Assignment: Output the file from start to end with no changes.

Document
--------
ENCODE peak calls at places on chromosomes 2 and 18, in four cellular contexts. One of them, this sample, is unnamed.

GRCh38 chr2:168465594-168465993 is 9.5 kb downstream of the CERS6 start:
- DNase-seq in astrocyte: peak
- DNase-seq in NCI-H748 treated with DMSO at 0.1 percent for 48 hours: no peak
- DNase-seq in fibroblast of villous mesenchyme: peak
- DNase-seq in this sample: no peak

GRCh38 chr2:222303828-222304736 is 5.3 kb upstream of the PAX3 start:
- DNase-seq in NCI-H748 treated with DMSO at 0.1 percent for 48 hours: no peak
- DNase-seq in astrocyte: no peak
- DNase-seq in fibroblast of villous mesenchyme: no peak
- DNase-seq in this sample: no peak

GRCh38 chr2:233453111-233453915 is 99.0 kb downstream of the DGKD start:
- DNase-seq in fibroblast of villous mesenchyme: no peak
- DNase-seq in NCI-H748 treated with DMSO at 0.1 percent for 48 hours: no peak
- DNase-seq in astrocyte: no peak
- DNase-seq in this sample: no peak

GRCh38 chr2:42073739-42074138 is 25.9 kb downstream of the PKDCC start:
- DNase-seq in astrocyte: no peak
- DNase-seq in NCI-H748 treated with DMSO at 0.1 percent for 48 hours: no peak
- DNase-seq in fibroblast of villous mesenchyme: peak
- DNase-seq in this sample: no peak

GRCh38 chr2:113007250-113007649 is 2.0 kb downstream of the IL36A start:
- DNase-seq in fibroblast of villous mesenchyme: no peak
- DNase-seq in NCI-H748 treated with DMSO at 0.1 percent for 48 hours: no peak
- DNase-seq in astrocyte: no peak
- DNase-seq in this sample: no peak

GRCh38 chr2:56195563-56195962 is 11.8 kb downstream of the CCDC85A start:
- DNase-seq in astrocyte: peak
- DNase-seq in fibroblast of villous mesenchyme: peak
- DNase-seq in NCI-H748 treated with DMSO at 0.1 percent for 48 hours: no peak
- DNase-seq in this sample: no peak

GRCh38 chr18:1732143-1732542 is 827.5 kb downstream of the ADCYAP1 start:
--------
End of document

ENCODE peak calls at places on chromosomes 2 and 18, in four cellular contexts. One of them, this sample, is unnamed.

GRCh38 chr2:168465594-168465993 is 9.5 kb downstream of the CERS6 start:
- DNase-seq in astrocyte: peak
- DNase-seq in NCI-H748 treated with DMSO at 0.1 percent for 48 hours: no peak
- DNase-seq in fibroblast of villous mesenchyme: peak
- DNase-seq in this sample: no peak

GRCh38 chr2:222303828-222304736 is 5.3 kb upstream of the PAX3 start:
- DNase-seq in NCI-H748 treated with DMSO at 0.1 percent for 48 hours: no peak
- DNase-seq in astrocyte: no peak
- DNase-seq in fibroblast of villous mesenchyme: no peak
- DNase-seq in this sample: no peak

GRCh38 chr2:233453111-233453915 is 99.0 kb downstream of the DGKD start:
- DNase-seq in fibroblast of villous mesenchyme: no peak
- DNase-seq in NCI-H748 treated with DMSO at 0.1 percent for 48 hours: no peak
- DNase-seq in astrocyte: no peak
- DNase-seq in this sample: no peak

GRCh38 chr2:42073739-42074138 is 25.9 kb downstream of the PKDCC start:
- DNase-seq in astrocyte: no peak
- DNase-seq in NCI-H748 treated with DMSO at 0.1 percent for 48 hours: no peak
- DNase-seq in fibroblast of villous mesenchyme: peak
- DNase-seq in this sample: no peak

GRCh38 chr2:113007250-113007649 is 2.0 kb downstream of the IL36A start:
- DNase-seq in fibroblast of villous mesenchyme: no peak
- DNase-seq in NCI-H748 treated with DMSO at 0.1 percent for 48 hours: no peak
- DNase-seq in astrocyte: no peak
- DNase-seq in this sample: no peak

GRCh38 chr2:56195563-56195962 is 11.8 kb downstream of the CCDC85A start:
- DNase-seq in astrocyte: peak
- DNase-seq in fibroblast of villous mesenchyme: peak
- DNase-seq in NCI-H748 treated with DMSO at 0.1 percent for 48 hours: no peak
- DNase-seq in this sample: no peak

GRCh38 chr18:1732143-1732542 is 827.5 kb downstream of the ADCYAP1 start: